- Potassium channel blockers, such as amiodarone and procainamide, which are used to treat abnormal electrical activity in the heart called arrhythmia, prevent the movement of K+ through voltage-gated K+ channels. What part of the action potential would you expect from potassium channels?
- For a neuron to fire an action potential, its membrane must reach ________.
- arousal threshold
- the refractory period
- Inhibitory postsynaptic potential
- After an action potential, the opening of additional voltage-gated ________ channels and the inactivation of sodium channels cause the membrane to return to its resting membrane potential.
- What do you call the protein channels that connect two neurons in an electrical synapse?
- synaptic vesicle
- voltage gated ion channels
- Sodium and potassium exchange pumps
- How does myelin support the propagation of an action potential down an axon? How do Ranvier nodes support this process?
- What are the main steps in chemical neurotransmission?
- Potassium channel blockers slow down the repolarization phase but have no effect on depolarization.
- Myelin prevents current from leaving the axon. Ranvier's nodes allow action potential regeneration at specific points along the axon. They also conserve energy for the cell because voltage-gated ion channels and sodium and potassium transporters are not needed along the myelinated portions of the axon.
- An action potential travels down an axon until it depolarizes the membrane at one axon terminal. Membrane depolarization causes voltage-dependent Ca2+Open channels and ca2+to enter the cell. Intracellular calcium influx causes synaptic vesicles containing neurotransmitters to fuse with the presynaptic membrane. The neurotransmitter diffuses across the synaptic cleft and binds to receptors on the postsynaptic membrane. Depending on the specific neurotransmitter and postsynaptic receptor, this action can result in the entry of positive (excitatory postsynaptic potential) or negative (inhibitory postsynaptic potential) ions into the cell.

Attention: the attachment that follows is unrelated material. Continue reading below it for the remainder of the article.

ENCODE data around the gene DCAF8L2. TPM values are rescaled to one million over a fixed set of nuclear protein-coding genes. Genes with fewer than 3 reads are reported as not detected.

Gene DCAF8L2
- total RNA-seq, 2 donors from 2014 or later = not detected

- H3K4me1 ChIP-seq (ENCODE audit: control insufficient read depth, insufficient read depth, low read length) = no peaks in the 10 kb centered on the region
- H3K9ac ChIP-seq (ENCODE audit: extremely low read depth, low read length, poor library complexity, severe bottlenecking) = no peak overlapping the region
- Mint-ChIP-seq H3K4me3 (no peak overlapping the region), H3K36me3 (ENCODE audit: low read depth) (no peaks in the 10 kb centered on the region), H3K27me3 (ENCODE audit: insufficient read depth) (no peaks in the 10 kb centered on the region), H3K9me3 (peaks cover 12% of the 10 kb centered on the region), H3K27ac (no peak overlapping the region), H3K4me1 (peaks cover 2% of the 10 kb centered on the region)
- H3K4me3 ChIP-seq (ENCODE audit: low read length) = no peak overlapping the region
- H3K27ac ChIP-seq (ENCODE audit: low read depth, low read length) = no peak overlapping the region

- action potential
- transient self-propagating change in electrical potential across the membrane of a neuron (or muscle)
- Change in membrane potential to a less negative value
- Exzitatorisches postsynaptisches Potencial (EPSP)
- Depolarization of a postsynaptic membrane caused by neurotransmitter molecules released from a presynaptic cell
- Change in membrane potential to a more negative value
- Inhibitory postsynaptic potential (IPSP)
- Hyperpolarization of a postsynaptic membrane caused by neurotransmitter molecules released from a presynaptic cell
- Long-term depression (LTD)
- prolonged decrease in synaptic coupling between a pre- and post-synaptic cell
- Membrane potential
- Difference in electrical potential between the inside and outside of a cell
- refractory period
- Period of time after an action potential when it is most difficult or impossible to trigger an action potential; caused by inactivation of sodium channels and activation of additional membrane potassium channels
- saltatory line
- "Jumping" of an action potential along an axon from one Ranvier node to the next
- Process of multiple presynaptic inputs that generate EPSPs at approximately the same time so that the postsynaptic neuron depolarizes enough to initiate an action potential.
- synaptic cleft
- Gap between the presynaptic and postsynaptic membrane
- synaptic vesicle
- spherical structure that contains a neurotransmitter